Containers and baggies full of leftovers seem to collect quickly, leaving a pile of bits not big enough to have as a meal, but too good to be tossed. Seriously, how does this happen and can those orts be coaxed into a beguiling plate of something to greedily polish off? Light bulb moment: upcycling of a previous meal’s residue could be chopped into a rustic chunky hash to be topped with messy, golden-yolk eggs.
Set aside biased notions of dumping an unknown substance from a can into a skillet. Hash is so much more than the tinned creature on a store shelf. It’s a jumble of cubed potatoes, meat (traditionally corned-beef) and onions. Another telling definition of the word is the reworking of the tried and true. Those tasty morsels tucked in the fridge are waiting to be minced and mixed with crispy potatoes. No leftovers? No problem; scope out the contents of the kitchen and start chopping.
Before chucking everything into a giant skillet in haphazard fashion, here are a few cues to make the most of a gourmand-style hash:
- Think about the type of potatoes that will be used. While reds offer a nice, creamy texture, they don’t brown up as well as Yukon golds. The top of the leader board on the crispy front is the Russet.
- If meat is to be included, cook it first. The fat expressed will add a layer of seasoning to the hash.
- Cook each addition separately to get the desired crunchy texture; uniting them at the end.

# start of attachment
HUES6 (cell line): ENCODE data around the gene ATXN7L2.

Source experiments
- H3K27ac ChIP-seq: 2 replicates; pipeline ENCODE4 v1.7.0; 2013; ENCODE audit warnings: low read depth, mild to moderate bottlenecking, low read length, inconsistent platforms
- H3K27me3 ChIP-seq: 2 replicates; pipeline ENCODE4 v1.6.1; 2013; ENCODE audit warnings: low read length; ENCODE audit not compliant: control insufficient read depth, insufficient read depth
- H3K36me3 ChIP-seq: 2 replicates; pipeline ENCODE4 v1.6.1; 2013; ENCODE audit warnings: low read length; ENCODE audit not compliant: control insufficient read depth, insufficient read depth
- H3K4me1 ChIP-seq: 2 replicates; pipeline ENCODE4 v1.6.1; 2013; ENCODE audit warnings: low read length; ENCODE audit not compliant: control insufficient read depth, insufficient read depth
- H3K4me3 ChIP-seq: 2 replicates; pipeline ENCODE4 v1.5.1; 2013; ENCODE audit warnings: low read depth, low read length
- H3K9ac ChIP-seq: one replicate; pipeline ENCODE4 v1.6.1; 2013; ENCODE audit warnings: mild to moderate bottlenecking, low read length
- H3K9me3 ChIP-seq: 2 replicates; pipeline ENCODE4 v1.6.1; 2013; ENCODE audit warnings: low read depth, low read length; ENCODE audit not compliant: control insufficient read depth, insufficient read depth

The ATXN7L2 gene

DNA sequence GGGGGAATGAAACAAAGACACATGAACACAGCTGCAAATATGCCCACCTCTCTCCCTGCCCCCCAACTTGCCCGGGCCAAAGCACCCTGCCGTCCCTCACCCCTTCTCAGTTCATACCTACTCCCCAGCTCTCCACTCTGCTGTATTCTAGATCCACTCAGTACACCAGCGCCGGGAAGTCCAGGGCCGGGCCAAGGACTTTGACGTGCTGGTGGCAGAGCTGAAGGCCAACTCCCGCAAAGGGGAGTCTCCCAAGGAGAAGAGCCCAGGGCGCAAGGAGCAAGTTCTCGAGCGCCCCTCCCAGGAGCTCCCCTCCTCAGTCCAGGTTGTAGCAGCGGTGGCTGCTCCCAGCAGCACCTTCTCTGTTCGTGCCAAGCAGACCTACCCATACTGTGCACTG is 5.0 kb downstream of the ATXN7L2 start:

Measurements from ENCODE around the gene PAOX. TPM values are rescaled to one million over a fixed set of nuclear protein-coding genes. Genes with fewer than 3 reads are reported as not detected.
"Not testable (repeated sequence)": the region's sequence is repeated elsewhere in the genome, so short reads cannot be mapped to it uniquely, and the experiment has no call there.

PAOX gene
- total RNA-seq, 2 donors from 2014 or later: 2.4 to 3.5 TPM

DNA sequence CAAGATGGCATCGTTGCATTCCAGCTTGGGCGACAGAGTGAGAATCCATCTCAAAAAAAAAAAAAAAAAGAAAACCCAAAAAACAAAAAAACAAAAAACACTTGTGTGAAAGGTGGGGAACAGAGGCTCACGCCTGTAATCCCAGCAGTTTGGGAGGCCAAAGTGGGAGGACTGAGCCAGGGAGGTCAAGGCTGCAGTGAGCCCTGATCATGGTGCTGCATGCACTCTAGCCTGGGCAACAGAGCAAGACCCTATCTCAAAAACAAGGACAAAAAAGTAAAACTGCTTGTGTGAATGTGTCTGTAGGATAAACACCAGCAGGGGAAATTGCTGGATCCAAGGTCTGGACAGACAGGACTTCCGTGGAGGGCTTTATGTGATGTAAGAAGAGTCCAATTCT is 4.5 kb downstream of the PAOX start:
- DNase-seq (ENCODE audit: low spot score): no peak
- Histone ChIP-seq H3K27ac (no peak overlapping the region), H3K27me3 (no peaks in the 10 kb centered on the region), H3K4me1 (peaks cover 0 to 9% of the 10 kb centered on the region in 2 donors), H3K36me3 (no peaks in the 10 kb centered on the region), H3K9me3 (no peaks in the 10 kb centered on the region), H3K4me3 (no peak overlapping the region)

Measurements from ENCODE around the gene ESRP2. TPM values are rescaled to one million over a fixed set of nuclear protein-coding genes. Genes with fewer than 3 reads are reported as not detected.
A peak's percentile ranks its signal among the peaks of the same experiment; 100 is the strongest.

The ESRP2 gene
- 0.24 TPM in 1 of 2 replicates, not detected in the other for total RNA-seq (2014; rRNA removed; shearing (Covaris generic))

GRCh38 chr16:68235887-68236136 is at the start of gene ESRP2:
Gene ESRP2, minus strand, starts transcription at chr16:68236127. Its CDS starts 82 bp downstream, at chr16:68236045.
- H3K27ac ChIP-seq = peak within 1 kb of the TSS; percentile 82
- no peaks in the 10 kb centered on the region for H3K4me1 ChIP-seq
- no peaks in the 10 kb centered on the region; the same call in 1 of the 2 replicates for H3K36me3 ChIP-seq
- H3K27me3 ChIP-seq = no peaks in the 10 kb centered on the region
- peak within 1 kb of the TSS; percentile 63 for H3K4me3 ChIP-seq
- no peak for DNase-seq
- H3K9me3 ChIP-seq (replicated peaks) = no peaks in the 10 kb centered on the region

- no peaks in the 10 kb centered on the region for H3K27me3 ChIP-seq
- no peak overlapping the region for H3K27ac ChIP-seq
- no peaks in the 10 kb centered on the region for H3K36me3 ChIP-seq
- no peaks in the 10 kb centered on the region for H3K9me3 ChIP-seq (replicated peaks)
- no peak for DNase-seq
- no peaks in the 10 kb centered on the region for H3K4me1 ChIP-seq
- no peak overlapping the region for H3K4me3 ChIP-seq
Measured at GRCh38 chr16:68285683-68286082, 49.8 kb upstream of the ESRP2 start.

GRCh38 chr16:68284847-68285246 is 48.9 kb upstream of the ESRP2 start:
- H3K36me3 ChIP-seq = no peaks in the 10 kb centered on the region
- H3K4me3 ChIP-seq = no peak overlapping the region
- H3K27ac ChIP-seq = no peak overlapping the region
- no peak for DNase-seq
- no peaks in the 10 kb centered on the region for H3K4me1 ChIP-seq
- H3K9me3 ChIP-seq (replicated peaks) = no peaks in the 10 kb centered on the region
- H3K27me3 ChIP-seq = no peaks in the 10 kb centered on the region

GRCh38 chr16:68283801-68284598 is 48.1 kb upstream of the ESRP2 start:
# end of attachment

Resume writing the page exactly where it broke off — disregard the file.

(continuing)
- Adding spices (salt, pepper, garlic, etc.) with the potatoes will toast them in the process of infusing flavor into the potatoes.
Gold and Green Breakfast Hash
Backstory: This recipe evolved on a Saturday morning while trying to mix up the breakfast routine, staring at the veggies in the refrigerator and feeling a definite need for the comfort of potatoes, but a ramped up green-nutrition value. Enjoy.
- 4 large Yukon gold potatoes, scrubbed and cut into ¾” cubes
- 1 medium onion, coarse chopped
- 4 cups rough chopped kale
- 1 cup shredded red cabbage
- 2 cloves garlic, minced
- 2 teaspoons thyme, crumbled
- Sea salt and fresh cracked pepper to taste
- Oil for cooking
- Olive oil for finishing
- Options for topping: soft cooked eggs, avocado, green onions, parsley, bacon
- In a large, heavy skillet, heat oil over medium-high heat. Add onions and cook until soft and translucent. Remove from pan and set aside.
- Reduce heat to medium, add additional oil if needed; toss in potatoes and cook until the outside is brown and crispy with a tender interior, approximately 15 to 20 minutes.
- When potatoes have begun to soften, mix in the garlic, thyme and reserved onions.
- Remove potato mixture from the pan. Quickly sauté the kale and cabbage, about 5 minutes; add potatoes back into the skillet, stirring to merge the ingredients. Continue to cook another 3 to 5 minutes; season with salt and pepper and a drizzle of olive oil.